- Unknown Binding
- ASIN: B00427ZZUM
- Average Customer Review: 4.5 out of 5 stars See all reviews (246 customer reviews)
- Amazon Best Sellers Rank: #3,008,427 in Books (See Top 100 in Books)
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Survival of the Sickest: The Surprising Connections Between Disease and Longevity (P.S.) [Paperback] Unknown Binding – 2008
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Top Customer Reviews
For example, today we consider diabetes mellitus a serious disease because it raises human blood sugars to dangerous levels that can result in loss of limbs and sight, among other problems. However, in an ice age, when temperatures were significantly lower than they are now, having extra sugar in the blood may have enabled our ancestors to survive the cold because sugar lowers the temperature at which we freeze to death. Similarly, Sickle Cell Anemia may have evolved to help people resist malaria.
What's especially interesting is that this theory would explain why ethnic groups that are prone to diabetes -- Scandinavians and people from the British Isles, for instance -- originally came from northern areas that were at one time covered by glaciers. And the ancestors of those groups that tend to carry the genes for Sickle Cell generally originated from climates in which malaria was prevalent.
Another intriguing idea is that some "sicknesses" only become serious problems when an individual is older and past his or her prime reproductive years.Read more ›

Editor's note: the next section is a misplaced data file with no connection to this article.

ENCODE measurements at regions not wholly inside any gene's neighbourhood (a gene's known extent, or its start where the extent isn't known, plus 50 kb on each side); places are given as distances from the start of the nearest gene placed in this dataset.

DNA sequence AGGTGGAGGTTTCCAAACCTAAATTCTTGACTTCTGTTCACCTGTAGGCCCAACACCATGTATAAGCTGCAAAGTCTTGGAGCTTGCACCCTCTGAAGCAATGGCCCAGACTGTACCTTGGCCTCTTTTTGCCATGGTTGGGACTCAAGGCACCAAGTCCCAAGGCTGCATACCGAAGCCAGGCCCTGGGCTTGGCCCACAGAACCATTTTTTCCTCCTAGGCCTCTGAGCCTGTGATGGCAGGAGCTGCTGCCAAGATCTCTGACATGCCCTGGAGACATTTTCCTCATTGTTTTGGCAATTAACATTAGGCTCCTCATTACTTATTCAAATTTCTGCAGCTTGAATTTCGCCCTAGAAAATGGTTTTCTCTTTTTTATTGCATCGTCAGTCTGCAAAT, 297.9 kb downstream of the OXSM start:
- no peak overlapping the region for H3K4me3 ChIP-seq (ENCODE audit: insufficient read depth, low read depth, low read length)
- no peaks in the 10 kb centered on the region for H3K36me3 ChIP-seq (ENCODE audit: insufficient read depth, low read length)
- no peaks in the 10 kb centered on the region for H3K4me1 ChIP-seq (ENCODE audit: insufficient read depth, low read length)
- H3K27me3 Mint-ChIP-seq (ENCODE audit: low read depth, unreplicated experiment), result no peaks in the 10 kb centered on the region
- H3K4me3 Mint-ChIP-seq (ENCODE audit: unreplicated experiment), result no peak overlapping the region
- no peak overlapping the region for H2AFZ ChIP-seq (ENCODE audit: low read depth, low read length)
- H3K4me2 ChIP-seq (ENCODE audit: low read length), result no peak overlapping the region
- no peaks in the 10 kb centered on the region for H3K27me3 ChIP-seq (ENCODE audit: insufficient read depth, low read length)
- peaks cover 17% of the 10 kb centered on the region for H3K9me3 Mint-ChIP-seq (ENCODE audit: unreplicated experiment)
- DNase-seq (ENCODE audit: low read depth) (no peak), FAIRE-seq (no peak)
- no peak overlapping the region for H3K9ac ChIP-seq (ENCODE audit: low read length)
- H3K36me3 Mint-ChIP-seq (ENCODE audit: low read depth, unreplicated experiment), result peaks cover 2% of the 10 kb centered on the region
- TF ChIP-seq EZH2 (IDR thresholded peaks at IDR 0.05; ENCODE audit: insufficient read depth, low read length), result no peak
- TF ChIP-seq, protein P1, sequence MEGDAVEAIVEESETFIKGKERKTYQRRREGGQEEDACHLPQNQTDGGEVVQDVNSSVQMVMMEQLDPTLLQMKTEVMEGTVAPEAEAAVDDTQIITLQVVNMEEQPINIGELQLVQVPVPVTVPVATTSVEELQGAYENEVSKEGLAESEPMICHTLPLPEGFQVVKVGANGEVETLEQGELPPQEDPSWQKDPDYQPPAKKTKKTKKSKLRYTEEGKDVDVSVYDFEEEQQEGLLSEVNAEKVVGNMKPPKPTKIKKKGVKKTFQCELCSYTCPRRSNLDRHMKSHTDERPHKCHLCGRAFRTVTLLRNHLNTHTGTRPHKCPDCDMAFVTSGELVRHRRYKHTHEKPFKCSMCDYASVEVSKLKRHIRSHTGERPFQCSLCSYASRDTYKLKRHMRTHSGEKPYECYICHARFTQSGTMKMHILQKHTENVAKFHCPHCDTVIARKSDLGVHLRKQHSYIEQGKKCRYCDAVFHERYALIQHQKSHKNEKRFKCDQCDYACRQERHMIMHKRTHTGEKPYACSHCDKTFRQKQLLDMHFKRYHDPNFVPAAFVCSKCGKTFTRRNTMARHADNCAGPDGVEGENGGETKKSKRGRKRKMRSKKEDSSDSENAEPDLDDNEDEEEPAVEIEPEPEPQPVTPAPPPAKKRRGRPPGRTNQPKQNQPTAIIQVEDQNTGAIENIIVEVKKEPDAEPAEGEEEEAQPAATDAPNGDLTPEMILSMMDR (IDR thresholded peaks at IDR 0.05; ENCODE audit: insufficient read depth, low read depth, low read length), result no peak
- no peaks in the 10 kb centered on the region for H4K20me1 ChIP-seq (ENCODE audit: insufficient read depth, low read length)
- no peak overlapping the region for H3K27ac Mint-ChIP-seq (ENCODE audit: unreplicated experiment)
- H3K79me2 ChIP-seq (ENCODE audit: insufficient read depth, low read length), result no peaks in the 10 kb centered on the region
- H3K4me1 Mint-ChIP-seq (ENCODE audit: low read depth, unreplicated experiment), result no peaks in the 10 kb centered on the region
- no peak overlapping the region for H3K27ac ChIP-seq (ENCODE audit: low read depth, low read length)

Dr. Moalem elegantly explains why medical conditions that are deemed to be diseases today often helped our ancestors survive and reproduce in difficult environments. Take hemochromatosis, a hereditary condition that causes iron to accumulate in a person's internal organs, eventually leading to death. Although the gene that causes hemochromatosis was once thought to be rare, research completed in 1996 found that it's actually surprisingly common. Why wouldn't such a terrible disease have been "bred out" of our species long ago? The answer is that hemochromatosis reduces the amount of iron available to iron-loving bacteria, such as the bubonic plague that depopulated Europe in the mid-1300s. A person living in the Middle Ages with the hemochromatosis gene would have eventually died from iron build up, but in the meantime would have have had a smaller chance of dying from the plague and other iron-loving infections--in an age when few people lived past the age of 50, the disease resistance conferred by hemochromatosis far outweighed the disadvantage that would have materialized if the person carrying the gene had lived to old age. People with hemochromatosis reproduced and passed the gene one to their heirs; those without it died of the plague, without children.
"Survival of the Sickest" is filled with similarly surprising observations.Read more ›
Most Recent Customer Reviews
I've never been one for reading fiction, that is to say I'm not a book worm. But, I am a science nerd. Read morePublished 11 days ago by caitlin s.
I really enjoyed this book reading all about the connections between viruses, bacteria, and the human body and how we humans have adapted.Published 24 days ago by Camille R. Maier
Very informative and interesting. Sometimes very academic, but it is a difficult topic.Published 26 days ago by Amazon Customer
I enjoyed this book thoroughly! Review of some basic biology, and catch up on what new discoveries have been made since I last struggled through a text book. Read morePublished 26 days ago by Jennifer B.
This is going into my list of favorite books. Sharon does an amazing job of cutting through eons of science narratives to give practical insight into what "we" really are... Read morePublished 1 month ago by Nick Wright
Fascinating accounts of varies maladies and why they exist. The writing style is generally entertaining and flows well (only once or twice did I feel a chapter was a little too... Read morePublished 2 months ago by William Tell